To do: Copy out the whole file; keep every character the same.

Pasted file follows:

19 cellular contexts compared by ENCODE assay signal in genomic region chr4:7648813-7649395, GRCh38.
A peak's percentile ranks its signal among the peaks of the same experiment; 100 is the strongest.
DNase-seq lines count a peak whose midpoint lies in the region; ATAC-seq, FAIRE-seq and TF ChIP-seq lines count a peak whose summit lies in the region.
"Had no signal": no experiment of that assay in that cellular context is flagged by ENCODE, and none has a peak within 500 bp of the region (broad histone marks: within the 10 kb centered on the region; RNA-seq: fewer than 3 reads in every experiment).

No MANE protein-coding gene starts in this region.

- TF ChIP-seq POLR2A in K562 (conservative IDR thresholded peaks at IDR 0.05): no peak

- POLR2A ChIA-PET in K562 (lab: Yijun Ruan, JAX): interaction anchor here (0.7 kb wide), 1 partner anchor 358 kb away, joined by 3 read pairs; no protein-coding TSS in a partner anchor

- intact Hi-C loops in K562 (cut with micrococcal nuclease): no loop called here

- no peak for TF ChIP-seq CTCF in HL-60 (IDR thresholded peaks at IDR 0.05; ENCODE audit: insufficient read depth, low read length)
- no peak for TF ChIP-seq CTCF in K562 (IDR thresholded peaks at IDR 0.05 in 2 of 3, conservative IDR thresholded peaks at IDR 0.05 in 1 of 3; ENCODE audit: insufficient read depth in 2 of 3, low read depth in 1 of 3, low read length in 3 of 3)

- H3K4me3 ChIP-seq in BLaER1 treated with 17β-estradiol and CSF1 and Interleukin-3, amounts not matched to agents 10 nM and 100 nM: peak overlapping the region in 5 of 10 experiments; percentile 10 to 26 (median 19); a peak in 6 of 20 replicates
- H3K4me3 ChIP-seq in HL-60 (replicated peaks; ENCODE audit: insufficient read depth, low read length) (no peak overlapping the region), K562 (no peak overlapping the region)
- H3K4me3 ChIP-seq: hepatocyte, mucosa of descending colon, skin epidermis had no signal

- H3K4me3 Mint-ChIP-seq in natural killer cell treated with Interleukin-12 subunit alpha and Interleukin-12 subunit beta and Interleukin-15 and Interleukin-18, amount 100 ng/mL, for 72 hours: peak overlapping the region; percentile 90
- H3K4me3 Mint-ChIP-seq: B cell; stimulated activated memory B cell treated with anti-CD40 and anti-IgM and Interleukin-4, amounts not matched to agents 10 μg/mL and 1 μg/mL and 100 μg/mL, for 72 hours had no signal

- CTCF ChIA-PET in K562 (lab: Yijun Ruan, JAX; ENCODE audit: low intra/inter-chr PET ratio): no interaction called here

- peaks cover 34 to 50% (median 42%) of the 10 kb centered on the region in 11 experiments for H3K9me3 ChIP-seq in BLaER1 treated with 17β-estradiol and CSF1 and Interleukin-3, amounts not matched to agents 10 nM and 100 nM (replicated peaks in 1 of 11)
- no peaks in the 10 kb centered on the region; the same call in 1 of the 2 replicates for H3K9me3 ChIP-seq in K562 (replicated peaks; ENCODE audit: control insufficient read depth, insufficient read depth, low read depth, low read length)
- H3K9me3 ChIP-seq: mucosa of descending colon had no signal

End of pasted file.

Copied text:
19 cellular contexts compared by ENCODE assay signal in genomic region chr4:7648813-7649395, GRCh38.
A peak's percentile ranks its signal among the peaks of the same experiment; 100 is the strongest.
DNase-seq lines count a peak whose midpoint lies in the region; ATAC-seq, FAIRE-seq and TF ChIP-seq lines count a peak whose summit lies in the region.
"Had no signal": no experiment of that assay in that cellular context is flagged by ENCODE, and none has a peak within 500 bp of the region (broad histone marks: within the 10 kb centered on the region; RNA-seq: fewer than 3 reads in every experiment).

No MANE protein-coding gene starts in this region.

- TF ChIP-seq POLR2A in K562 (conservative IDR thresholded peaks at IDR 0.05): no peak

- POLR2A ChIA-PET in K562 (lab: Yijun Ruan, JAX): interaction anchor here (0.7 kb wide), 1 partner anchor 358 kb away, joined by 3 read pairs; no protein-coding TSS in a partner anchor

- intact Hi-C loops in K562 (cut with micrococcal nuclease): no loop called here

- no peak for TF ChIP-seq CTCF in HL-60 (IDR thresholded peaks at IDR 0.05; ENCODE audit: insufficient read depth, low read length)
- no peak for TF ChIP-seq CTCF in K562 (IDR thresholded peaks at IDR 0.05 in 2 of 3, conservative IDR thresholded peaks at IDR 0.05 in 1 of 3; ENCODE audit: insufficient read depth in 2 of 3, low read depth in 1 of 3, low read length in 3 of 3)

- H3K4me3 ChIP-seq in BLaER1 treated with 17β-estradiol and CSF1 and Interleukin-3, amounts not matched to agents 10 nM and 100 nM: peak overlapping the region in 5 of 10 experiments; percentile 10 to 26 (median 19); a peak in 6 of 20 replicates
- H3K4me3 ChIP-seq in HL-60 (replicated peaks; ENCODE audit: insufficient read depth, low read length) (no peak overlapping the region), K562 (no peak overlapping the region)
- H3K4me3 ChIP-seq: hepatocyte, mucosa of descending colon, skin epidermis had no signal

- H3K4me3 Mint-ChIP-seq in natural killer cell treated with Interleukin-12 subunit alpha and Interleukin-12 subunit beta and Interleukin-15 and Interleukin-18, amount 100 ng/mL, for 72 hours: peak overlapping the region; percentile 90
- H3K4me3 Mint-ChIP-seq: B cell; stimulated activated memory B cell treated with anti-CD40 and anti-IgM and Interleukin-4, amounts not matched to agents 10 μg/mL and 1 μg/mL and 100 μg/mL, for 72 hours had no signal

- CTCF ChIA-PET in K562 (lab: Yijun Ruan, JAX; ENCODE audit: low intra/inter-chr PET ratio): no interaction called here

- peaks cover 34 to 50% (median 42%) of the 10 kb centered on the region in 11 experiments for H3K9me3 ChIP-seq in BLaER1 treated with 17β-estradiol and CSF1 and Interleukin-3, amounts not matched to agents 10 nM and 100 nM (replicated peaks in 1 of 11)
- no peaks in the 10 kb centered on the region; the same call in 1 of the 2 replicates for H3K9me3 ChIP-seq in K562 (replicated peaks; ENCODE audit: control insufficient read depth, insufficient read depth, low read depth, low read length)
- H3K9me3 ChIP-seq: mucosa of descending colon had no signal